Effects of Indigenous and Commercial Rhizobia on Growth and Nodulation of Soybean (Glycine max L) under Greenhouse Condition
Mulugeta Desta1, Ayele Akuma2, Metadel Minay3, Zekeria Yusuf1, *, Kassa Baye1
Identifiers and Pagination:Year: 2023
E-location ID: e187407072302070
Publisher ID: e187407072302070
Article History:Received Date: 08/09/2022
Revision Received Date: 19/01/2023
Acceptance Date: 25/01/2023
Electronic publication date: 06/03/2023
Collection year: 2023
open-access license: This is an open access article distributed under the terms of the Creative Commons Attribution 4.0 International Public License (CC-BY 4.0), a copy of which is available at: https://creativecommons.org/licenses/by/4.0/legalcode. This license permits unrestricted use, distribution, and reproduction in any medium, provided the original author and source are credited.
Soybean (Glycine max L.) is the most vital grain legume crop rich in protein and oil. The inoculation of rhizobia with soybean plays a very important role in increasing soil fertility via its contribution to biological nitrogen fixation.
This study focuses on the evaluation of indigenous and commercial rhizobia on soybean nodulation and growth parameters.
Soil samples were collected from five districts for nodule trapping. The rhizobia were isolated using ‘plant induction following the standard procedures. The greenhouse experiments were arranged in a completed randomized design with three replications and two control units. The data were collected for plant height, nodule number, nodule dry weight, shoot dry weight, root length; root dry weight, total nitrogen and nitrogen-content.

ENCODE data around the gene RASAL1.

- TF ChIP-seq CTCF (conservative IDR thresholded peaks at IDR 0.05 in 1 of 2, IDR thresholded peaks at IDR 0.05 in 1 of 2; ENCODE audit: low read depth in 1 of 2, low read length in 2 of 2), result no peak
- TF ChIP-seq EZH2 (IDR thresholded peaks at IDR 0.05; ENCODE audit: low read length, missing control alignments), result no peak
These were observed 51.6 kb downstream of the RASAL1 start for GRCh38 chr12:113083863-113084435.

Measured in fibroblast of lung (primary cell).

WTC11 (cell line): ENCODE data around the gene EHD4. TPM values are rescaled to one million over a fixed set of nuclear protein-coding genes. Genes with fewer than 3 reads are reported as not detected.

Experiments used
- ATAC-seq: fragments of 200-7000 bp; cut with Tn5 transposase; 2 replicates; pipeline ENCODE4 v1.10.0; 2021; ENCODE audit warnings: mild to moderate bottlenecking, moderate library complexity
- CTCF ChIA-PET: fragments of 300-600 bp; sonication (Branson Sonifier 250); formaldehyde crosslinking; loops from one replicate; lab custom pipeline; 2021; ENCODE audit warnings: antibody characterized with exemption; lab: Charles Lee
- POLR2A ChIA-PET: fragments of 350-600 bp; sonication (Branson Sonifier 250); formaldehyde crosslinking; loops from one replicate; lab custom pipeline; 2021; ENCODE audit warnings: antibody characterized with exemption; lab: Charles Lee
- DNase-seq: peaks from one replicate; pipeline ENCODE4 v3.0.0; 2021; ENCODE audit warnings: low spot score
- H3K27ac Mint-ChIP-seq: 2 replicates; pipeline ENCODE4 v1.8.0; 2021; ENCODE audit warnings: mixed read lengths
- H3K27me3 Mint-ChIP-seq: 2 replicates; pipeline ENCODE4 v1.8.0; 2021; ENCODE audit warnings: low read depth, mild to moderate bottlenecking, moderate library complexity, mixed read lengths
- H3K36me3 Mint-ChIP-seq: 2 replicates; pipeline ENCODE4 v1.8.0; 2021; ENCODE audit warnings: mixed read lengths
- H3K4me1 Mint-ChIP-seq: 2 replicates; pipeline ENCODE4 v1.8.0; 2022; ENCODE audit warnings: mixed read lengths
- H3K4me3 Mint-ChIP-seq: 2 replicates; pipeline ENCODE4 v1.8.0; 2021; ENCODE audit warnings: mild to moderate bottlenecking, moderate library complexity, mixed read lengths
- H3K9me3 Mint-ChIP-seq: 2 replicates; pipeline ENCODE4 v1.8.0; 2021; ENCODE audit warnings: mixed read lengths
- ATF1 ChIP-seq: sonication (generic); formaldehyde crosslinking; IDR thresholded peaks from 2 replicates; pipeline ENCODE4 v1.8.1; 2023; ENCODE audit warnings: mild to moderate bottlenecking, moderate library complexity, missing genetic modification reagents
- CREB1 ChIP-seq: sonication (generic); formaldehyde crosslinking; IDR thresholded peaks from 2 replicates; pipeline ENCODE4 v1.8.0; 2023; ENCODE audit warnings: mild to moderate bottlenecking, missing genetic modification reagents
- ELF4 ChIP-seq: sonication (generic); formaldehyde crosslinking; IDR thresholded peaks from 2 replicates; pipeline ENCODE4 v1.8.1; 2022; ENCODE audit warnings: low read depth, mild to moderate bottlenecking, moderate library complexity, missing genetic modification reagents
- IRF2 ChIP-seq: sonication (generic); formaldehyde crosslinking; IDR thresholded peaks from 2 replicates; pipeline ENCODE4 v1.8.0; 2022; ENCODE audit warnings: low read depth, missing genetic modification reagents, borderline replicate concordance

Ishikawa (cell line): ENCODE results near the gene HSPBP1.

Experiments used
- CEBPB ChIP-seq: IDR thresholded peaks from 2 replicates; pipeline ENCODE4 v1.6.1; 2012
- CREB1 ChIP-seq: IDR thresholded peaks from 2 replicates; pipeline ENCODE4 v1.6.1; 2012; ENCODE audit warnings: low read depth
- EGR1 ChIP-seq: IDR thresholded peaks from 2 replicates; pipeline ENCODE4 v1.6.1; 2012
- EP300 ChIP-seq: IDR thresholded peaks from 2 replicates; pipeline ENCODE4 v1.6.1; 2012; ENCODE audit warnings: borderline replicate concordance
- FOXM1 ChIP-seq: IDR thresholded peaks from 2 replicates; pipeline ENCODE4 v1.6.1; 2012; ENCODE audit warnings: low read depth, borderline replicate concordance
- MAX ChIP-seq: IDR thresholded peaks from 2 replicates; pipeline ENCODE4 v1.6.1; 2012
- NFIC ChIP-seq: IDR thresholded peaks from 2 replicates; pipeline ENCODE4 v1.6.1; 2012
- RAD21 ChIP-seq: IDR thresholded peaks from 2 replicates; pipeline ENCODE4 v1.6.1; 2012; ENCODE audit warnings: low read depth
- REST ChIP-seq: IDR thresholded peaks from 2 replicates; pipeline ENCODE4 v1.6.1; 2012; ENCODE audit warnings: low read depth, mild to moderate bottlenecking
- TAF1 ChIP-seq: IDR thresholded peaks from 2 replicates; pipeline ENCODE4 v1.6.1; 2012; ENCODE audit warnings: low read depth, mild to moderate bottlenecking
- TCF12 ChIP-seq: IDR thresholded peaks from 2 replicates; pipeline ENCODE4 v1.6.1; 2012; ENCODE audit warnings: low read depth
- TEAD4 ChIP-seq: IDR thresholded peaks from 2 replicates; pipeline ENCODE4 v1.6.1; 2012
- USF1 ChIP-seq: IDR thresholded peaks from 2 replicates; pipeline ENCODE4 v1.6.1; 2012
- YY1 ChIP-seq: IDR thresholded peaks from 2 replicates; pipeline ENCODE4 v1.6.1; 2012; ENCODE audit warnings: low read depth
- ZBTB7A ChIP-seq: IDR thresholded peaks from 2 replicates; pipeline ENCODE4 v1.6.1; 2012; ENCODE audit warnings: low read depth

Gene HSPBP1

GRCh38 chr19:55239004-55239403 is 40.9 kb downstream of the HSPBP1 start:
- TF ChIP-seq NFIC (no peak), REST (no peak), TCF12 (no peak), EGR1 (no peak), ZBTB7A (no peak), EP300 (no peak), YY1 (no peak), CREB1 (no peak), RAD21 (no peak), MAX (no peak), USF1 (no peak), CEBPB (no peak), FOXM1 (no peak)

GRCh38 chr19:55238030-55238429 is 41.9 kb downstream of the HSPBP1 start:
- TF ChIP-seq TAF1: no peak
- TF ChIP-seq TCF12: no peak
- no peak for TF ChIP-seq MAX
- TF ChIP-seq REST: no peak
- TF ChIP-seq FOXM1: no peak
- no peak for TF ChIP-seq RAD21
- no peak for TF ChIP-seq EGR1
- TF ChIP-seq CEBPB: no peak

The entire isolates were found gram-negative, without absorbing congo-red and did not grow on peptone glucose agar media. Slow grower isolates turned bromothymol blue with yeast extract mannitol agar medium into a moderately deep blue color but fast grower changed to yellow color. All isolates were tested on the sand induced nodule and were significantly superior to the negative control in terms of plant height, shoot dry weight, and nodule dry weight. The shoot dry weight of soybean rhizobial isolates on the sterilized sand experiment was ranging from 1.6 to 2.2g per plant and it was a highly significant correlation to the nodule number, nodule dry weight and root dry weight.
The indigenous isolates were highly competent to all commercial rhizobia. This study encourages further evaluation of the field and molecular characteristics.